BaFin appointed a special representative to oversee Greensill Bank’s activities in recent weeks, according to three people familiar with the matter, as concern mounted about the state of the lender’s balance sheet.

The German-based lender is one part of a group — advised by former UK prime minister David Cameron and backed by SoftBank — that extends from Australia to the UK and is now fighting for its survival.

On Monday night Greensill was denied an injunction by an Australian court after the finance group tried to prevent its insurers pulling coverage.

Greensill’s lawyers said that if the policies covering loans to 40 companies were not renewed, Greensill Bank would be “unable to provide further funding for working capital of Greensill’s clients”, some of whom were “likely to become insolvent, defaulting on their existing facilities”.

In turn that may “trigger further adverse consequences”, putting over 50,000 jobs around the world at risk, including more than 7,000 in Australia, the company’s lawyers told the court.

A judge ruled Greensill had delayed its application “despite the fact that the underwriters’ position was made clear eight months ago” and denied the injunction.

Greensill Capital is locked in talks with Apollo about a potential rescue deal, involving the sale of certain assets and operations. It has also sought protection from Australia’s insolvency regime.

Greensill was dealt a severe blow on Monday when Credit Suisse suspended $10bn of funds linked to the supply-chain finance firm, citing “considerable uncertainties” about the valuation of the funds’ assets. A second Swiss fund manager, GAM, also severed ties on Tuesday. Credit Suisse’s decision came after credit insurance expired, according to people familiar with the matter.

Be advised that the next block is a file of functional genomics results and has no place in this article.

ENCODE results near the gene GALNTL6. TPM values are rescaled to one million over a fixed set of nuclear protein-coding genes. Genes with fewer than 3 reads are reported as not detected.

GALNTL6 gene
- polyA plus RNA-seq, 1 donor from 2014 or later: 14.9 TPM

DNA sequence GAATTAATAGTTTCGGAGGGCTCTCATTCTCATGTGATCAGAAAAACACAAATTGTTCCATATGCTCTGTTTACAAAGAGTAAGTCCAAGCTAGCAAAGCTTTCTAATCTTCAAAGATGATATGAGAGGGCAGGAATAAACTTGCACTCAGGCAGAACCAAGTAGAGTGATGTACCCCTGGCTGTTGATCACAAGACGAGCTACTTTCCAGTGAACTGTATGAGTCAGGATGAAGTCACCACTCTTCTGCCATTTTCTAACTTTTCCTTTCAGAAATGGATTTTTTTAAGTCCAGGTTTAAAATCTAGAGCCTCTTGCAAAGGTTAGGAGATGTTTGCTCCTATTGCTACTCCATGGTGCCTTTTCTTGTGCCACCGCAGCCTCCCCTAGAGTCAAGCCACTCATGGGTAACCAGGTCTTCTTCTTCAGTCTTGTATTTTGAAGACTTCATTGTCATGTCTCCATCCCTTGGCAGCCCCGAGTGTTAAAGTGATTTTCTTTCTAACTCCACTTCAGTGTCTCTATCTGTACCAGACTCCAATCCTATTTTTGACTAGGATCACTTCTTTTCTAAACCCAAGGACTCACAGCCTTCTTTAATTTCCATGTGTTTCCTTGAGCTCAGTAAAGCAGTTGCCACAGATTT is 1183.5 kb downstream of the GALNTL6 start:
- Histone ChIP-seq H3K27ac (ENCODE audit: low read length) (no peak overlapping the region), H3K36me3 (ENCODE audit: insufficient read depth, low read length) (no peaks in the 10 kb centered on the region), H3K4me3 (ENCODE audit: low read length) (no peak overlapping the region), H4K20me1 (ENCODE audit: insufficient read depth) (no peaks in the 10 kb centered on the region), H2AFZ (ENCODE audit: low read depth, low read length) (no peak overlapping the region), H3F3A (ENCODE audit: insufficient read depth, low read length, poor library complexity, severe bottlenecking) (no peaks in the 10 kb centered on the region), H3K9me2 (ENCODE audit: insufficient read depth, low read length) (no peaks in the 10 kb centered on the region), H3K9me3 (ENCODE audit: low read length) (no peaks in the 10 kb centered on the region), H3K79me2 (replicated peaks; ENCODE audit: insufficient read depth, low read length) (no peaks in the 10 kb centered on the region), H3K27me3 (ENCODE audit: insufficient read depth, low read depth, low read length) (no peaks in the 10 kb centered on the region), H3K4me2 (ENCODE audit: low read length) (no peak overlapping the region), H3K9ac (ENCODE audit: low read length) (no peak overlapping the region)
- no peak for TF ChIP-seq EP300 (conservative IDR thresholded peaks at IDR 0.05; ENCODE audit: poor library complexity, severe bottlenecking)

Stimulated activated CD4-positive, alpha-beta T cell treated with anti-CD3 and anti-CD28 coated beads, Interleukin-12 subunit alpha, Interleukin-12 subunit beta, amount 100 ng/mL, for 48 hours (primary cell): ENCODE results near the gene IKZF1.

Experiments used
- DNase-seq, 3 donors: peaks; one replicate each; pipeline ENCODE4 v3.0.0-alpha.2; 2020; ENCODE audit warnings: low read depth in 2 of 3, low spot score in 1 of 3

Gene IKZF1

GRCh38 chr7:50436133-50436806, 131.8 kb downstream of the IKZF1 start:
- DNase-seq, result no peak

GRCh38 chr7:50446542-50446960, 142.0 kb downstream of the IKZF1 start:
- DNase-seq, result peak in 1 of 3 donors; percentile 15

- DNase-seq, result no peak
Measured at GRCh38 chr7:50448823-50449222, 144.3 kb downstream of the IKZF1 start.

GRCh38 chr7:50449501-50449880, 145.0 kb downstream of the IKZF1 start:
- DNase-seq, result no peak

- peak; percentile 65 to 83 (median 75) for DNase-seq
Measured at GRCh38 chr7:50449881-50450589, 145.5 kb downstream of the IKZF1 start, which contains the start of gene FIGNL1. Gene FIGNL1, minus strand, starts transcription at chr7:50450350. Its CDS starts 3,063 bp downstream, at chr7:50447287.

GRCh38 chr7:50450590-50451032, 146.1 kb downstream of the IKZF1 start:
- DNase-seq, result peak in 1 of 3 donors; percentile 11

While the bulk of Greensill’s business is based in London, its parent company is registered in the Australian city of Bundaberg, the hometown of its founder Lex Greensill.

In Germany, where Greensill has owned a bank since 2014, BaFin, the financial watchdog, is drawing on a section of the German banking act that entitles the regulator to parachute in a special representative entrusted “with the performance of activities at an institution and assign [them] the requisite powers”.

The regulator has been conducting a special audit of Greensill Bank for the past six months and may soon impose a moratorium on the lender’s operations, these people said.

Concern is growing among regulators about the quality of some of the receivables that Greensill Bank is holding on its balance sheet, two people said. Regulators are also scrutinising the insurance that the lender has said is in place for its receivables.

Greensill Bank has provided much of the funding to GFG Alliance, a sprawling empire controlled by industrialist Sanjeev Gupta.

“There has been an ongoing regulatory audit of the bank since autumn,” said a spokesman for Greensill. “This regulatory audit report has specifically not revealed any malfeasance at the bank. We have constructive ongoing dialogue with all regulators in all jurisdictions where we operate.”

The spokesman added that all of the banks assets are “unequivocally” covered by insurance.

Greensill, a 44-year-old former investment banker, has said that the idea for his company was shaped by his experiences growing up on a watermelon farm in Bundaberg, where his family endured financial hardships when large corporations delayed payments.

Greensill Capital’s main financial product — supply-chain finance — is controversial, however, as critics have said it can be used to disguise mounting corporate borrowings.

Even if an agreement is struck with Apollo, it could still effectively wipe out shareholders such as SoftBank’s Vision Fund, which poured $1.5bn into the firm in 2019. SoftBank’s $100bn technology fund has already substantially written down the value of its stake.

Gupta, a British industrialist who is one of Greensill’s main clients, separately saw an attempt to borrow hundreds of millions of dollars from Canadian asset manager Brookfield collapse.

Executives at Credit Suisse are particularly nervous about the supply-chain finance funds’ exposure to Gupta’s opaque web of ageing industrial assets, said people familiar with the matter.

The FT reported earlier on Tuesday that Credit Suisse has larger and broader exposure to Greensill Capital than previously known, with a $160m loan, according to two people familiar with the matter.

Additional reporting by Laurence Fletcher and Kaye Wiggins in London